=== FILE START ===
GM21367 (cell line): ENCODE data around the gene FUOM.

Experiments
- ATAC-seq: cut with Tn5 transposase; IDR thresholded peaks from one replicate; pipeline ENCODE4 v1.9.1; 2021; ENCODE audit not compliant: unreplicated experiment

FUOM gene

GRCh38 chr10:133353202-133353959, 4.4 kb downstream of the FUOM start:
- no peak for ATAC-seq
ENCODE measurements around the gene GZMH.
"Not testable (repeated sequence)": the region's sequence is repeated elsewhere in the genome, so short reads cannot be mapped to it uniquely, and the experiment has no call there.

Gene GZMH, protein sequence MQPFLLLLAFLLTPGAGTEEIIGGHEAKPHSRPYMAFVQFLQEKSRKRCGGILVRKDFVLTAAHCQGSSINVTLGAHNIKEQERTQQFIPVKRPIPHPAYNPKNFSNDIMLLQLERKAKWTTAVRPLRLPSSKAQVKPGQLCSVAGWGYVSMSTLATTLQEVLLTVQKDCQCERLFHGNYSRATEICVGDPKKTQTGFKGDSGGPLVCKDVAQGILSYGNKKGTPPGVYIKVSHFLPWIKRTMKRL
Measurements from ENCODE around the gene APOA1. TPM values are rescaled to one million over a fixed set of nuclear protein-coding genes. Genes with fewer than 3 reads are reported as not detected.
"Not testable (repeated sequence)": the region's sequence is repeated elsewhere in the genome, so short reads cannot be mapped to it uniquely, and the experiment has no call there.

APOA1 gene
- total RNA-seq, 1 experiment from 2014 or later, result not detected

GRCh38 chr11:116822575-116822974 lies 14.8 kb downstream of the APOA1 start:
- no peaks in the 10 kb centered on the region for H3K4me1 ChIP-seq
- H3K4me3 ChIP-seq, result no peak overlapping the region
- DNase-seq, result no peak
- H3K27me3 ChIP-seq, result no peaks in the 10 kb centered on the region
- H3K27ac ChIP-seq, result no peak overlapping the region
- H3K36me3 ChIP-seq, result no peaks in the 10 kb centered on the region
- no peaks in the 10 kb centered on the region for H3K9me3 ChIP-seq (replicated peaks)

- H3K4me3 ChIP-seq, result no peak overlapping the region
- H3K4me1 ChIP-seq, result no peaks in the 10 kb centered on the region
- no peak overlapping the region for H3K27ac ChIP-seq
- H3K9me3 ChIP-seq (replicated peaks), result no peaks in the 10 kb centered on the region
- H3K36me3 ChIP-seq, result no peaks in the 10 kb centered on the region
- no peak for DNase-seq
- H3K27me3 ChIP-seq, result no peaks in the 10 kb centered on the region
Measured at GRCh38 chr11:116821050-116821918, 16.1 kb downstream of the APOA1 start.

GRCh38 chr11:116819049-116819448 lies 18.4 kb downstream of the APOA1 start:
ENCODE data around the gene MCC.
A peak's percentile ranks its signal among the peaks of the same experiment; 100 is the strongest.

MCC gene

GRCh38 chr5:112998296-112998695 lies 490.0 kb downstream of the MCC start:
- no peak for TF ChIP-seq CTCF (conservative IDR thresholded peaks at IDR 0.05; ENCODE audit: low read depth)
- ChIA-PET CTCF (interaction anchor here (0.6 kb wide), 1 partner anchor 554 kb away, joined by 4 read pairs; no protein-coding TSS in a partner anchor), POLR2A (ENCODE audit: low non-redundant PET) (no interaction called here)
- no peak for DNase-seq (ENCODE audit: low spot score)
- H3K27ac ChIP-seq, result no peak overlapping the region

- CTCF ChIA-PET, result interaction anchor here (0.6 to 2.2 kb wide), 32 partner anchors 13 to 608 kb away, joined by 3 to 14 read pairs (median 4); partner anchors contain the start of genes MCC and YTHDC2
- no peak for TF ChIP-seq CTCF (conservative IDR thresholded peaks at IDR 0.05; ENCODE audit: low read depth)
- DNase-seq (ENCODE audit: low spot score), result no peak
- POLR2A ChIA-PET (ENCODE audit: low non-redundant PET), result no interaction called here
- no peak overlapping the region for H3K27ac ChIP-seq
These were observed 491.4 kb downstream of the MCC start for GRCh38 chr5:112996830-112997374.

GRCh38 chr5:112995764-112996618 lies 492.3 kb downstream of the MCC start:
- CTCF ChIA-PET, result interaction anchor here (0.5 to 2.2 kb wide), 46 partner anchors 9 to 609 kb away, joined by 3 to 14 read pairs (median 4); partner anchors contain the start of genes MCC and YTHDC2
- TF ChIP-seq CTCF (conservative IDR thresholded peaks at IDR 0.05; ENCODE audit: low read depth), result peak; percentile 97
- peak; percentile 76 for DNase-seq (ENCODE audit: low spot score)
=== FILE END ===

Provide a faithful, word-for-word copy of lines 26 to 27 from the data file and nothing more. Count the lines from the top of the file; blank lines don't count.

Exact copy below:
- H3K36me3 ChIP-seq, result no peaks in the 10 kb centered on the region
- no peak for DNase-seq